Speaker Bronwyn Bishop is an active participant in debates. Photo: Alex Ellinghausen
English judge: Are you trying to show contempt for this court, Mr Smith?
F.E. Smith: No, My Lord. I am attempting to conceal it.
This reputed interchange quite often comes to my mind when I see a wrinkle on the face of the Speaker of the House of Representatives, Bronwyn Bishop, as she expresses concern that someone has made a reflection on her impartiality or proper interpretation of the rules of parliament. Mrs Bishop does know the rules, of course, if only by having tested almost every one of them in her years before she was elevated. But impartial she is not, and she hardly pretends to be.
My view that this is the case is not made with particular sadness, or even some suggestion that she is in breach of some long tradition of absolute disinterestedness by previous Speakers, Labor or Liberal. There's no such tradition, but Bishop is in a class of her own for making no pretence of hiding her bias, and for making herself an active participant, and interjector, in debates.
Sometimes, however, it is a little unfair that the referee, already playing for one side, makes so free with her power to throw players on the other side out.
Most Australian Speakers have been clear political partisans, and have been frequently unfair, particularly to the opposition. Except in very rare cases, they can, in any event, rely on the automatic support of the government in any motion of dissent against their rulings, and only a few (Bill Snedden perhaps) have been timorous souls enough to care a fig what the media, constitutionalists or the other side of politics have cared about their rulings. Over the years one or two Speakers - Sir Littleton Groom and Archie Cameron come to mind - have not even cared a fig what the government of the day thought of their rulings.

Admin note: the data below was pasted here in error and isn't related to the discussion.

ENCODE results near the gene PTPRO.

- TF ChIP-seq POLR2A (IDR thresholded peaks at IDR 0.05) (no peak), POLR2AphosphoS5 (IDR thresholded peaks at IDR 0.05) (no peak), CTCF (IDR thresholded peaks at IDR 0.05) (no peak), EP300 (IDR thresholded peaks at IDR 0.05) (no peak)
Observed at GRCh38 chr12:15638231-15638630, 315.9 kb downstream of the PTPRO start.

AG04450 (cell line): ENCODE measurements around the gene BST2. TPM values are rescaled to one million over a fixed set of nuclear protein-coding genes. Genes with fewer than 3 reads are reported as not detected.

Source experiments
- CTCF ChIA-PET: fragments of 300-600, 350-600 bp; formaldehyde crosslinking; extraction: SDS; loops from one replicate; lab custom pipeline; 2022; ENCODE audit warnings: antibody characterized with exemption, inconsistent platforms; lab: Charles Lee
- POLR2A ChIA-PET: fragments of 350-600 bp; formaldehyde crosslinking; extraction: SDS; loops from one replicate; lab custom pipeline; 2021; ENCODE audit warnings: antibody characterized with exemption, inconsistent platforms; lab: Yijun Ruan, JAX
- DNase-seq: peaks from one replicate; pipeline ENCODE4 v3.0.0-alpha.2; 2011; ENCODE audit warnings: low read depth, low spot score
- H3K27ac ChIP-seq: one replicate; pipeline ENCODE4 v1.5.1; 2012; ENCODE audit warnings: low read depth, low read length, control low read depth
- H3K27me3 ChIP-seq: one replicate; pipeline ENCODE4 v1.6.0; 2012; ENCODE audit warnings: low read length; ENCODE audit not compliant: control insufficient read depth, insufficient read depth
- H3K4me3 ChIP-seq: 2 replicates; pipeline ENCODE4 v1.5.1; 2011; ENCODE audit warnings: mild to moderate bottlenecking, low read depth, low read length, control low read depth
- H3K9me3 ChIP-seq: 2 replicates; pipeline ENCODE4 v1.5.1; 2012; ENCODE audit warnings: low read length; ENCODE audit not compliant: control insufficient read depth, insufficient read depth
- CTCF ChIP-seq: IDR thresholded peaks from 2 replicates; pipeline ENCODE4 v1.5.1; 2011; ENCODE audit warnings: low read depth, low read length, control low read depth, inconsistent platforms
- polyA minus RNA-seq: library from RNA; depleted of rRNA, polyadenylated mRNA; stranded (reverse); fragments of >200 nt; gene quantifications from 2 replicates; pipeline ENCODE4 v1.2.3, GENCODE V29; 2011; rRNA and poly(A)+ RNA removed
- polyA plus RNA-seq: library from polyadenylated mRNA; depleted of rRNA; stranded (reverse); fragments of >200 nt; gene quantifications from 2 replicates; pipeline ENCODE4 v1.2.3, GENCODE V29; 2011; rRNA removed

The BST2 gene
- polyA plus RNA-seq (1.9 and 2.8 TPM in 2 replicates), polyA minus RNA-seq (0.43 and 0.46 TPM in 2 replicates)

In my years in Canberra I have witnessed at first hand the chairmanship of only 16 of the 29 Speakers there have been since federation, and it is thus a little difficult to generalise. So far as playing by the rules and being actually reasonably fair to both sides were concerned, the three best, in my opinion, were Ian Sinclair, Peter Slipper and probably Anna Burke - the latter perhaps the more so from necessity since the government lacked a majority and the support of independents on procedural matters could not be guaranteed. The Harry Jenkinses - father and son - were reasonably fair-minded, as was Billy Snedden, but lacked much capacity for good-humoured control.
In Britain, Speakers are, usually, actually fair, and have a lot of independence from the government of the day. By convention, indeed, a Speaker is not opposed in her or his electorate after being selected, stays on after a different government is elected, and has a good deal more control over the parliamentary agenda than in Australian parliaments.
The tendency, in Australia, is that the Speaker is seen more or less as a member of the executive government, with a function, somewhat akin to the Leader of the House, of ensuring the efficient management of the legislative and talking-shop agenda of parliament through the sausage machine. Bronwyn performs admirably, although, as a person with ministerial experience, and a never-quite extinguished yearning to be prime minister, she must wish she had the power to order her many enemies - in the Labor Party almost as much as in the Liberal Party - into the kerosene bath.